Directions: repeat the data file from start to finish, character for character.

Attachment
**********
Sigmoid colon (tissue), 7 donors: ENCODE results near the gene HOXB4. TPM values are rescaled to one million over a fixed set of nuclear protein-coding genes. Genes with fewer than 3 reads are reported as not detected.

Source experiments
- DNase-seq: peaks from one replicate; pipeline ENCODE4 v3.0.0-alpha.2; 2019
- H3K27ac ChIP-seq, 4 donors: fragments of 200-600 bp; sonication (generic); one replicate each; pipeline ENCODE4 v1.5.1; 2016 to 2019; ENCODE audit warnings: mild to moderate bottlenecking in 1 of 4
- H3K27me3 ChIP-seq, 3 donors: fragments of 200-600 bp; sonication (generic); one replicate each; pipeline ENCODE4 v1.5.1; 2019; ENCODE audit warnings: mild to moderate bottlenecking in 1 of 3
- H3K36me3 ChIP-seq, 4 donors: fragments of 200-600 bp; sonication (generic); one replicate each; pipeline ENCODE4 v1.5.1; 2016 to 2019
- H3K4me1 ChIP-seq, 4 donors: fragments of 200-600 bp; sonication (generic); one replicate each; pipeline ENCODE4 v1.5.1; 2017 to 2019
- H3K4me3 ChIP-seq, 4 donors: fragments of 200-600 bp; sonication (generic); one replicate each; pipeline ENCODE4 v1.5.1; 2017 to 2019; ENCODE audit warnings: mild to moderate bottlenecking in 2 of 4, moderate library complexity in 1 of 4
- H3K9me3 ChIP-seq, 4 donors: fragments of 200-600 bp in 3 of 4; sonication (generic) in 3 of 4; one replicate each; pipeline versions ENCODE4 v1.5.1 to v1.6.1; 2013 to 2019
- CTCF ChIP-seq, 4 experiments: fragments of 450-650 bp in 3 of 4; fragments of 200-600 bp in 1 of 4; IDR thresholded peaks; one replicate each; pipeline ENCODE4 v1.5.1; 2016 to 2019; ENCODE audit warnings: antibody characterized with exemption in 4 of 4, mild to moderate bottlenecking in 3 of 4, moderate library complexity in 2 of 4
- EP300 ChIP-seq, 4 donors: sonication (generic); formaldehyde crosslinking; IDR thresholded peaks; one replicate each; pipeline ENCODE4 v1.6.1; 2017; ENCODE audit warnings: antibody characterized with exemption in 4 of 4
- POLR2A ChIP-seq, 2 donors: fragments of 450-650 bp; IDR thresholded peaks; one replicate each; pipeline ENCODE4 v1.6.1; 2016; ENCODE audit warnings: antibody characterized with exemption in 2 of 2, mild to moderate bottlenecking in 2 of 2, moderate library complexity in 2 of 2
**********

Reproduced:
Sigmoid colon (tissue), 7 donors: ENCODE results near the gene HOXB4. TPM values are rescaled to one million over a fixed set of nuclear protein-coding genes. Genes with fewer than 3 reads are reported as not detected.

Source experiments
- DNase-seq: peaks from one replicate; pipeline ENCODE4 v3.0.0-alpha.2; 2019
- H3K27ac ChIP-seq, 4 donors: fragments of 200-600 bp; sonication (generic); one replicate each; pipeline ENCODE4 v1.5.1; 2016 to 2019; ENCODE audit warnings: mild to moderate bottlenecking in 1 of 4
- H3K27me3 ChIP-seq, 3 donors: fragments of 200-600 bp; sonication (generic); one replicate each; pipeline ENCODE4 v1.5.1; 2019; ENCODE audit warnings: mild to moderate bottlenecking in 1 of 3
- H3K36me3 ChIP-seq, 4 donors: fragments of 200-600 bp; sonication (generic); one replicate each; pipeline ENCODE4 v1.5.1; 2016 to 2019
- H3K4me1 ChIP-seq, 4 donors: fragments of 200-600 bp; sonication (generic); one replicate each; pipeline ENCODE4 v1.5.1; 2017 to 2019
- H3K4me3 ChIP-seq, 4 donors: fragments of 200-600 bp; sonication (generic); one replicate each; pipeline ENCODE4 v1.5.1; 2017 to 2019; ENCODE audit warnings: mild to moderate bottlenecking in 2 of 4, moderate library complexity in 1 of 4
- H3K9me3 ChIP-seq, 4 donors: fragments of 200-600 bp in 3 of 4; sonication (generic) in 3 of 4; one replicate each; pipeline versions ENCODE4 v1.5.1 to v1.6.1; 2013 to 2019
- CTCF ChIP-seq, 4 experiments: fragments of 450-650 bp in 3 of 4; fragments of 200-600 bp in 1 of 4; IDR thresholded peaks; one replicate each; pipeline ENCODE4 v1.5.1; 2016 to 2019; ENCODE audit warnings: antibody characterized with exemption in 4 of 4, mild to moderate bottlenecking in 3 of 4, moderate library complexity in 2 of 4
- EP300 ChIP-seq, 4 donors: sonication (generic); formaldehyde crosslinking; IDR thresholded peaks; one replicate each; pipeline ENCODE4 v1.6.1; 2017; ENCODE audit warnings: antibody characterized with exemption in 4 of 4
- POLR2A ChIP-seq, 2 donors: fragments of 450-650 bp; IDR thresholded peaks; one replicate each; pipeline ENCODE4 v1.6.1; 2016; ENCODE audit warnings: antibody characterized with exemption in 2 of 2, mild to moderate bottlenecking in 2 of 2, moderate library complexity in 2 of 2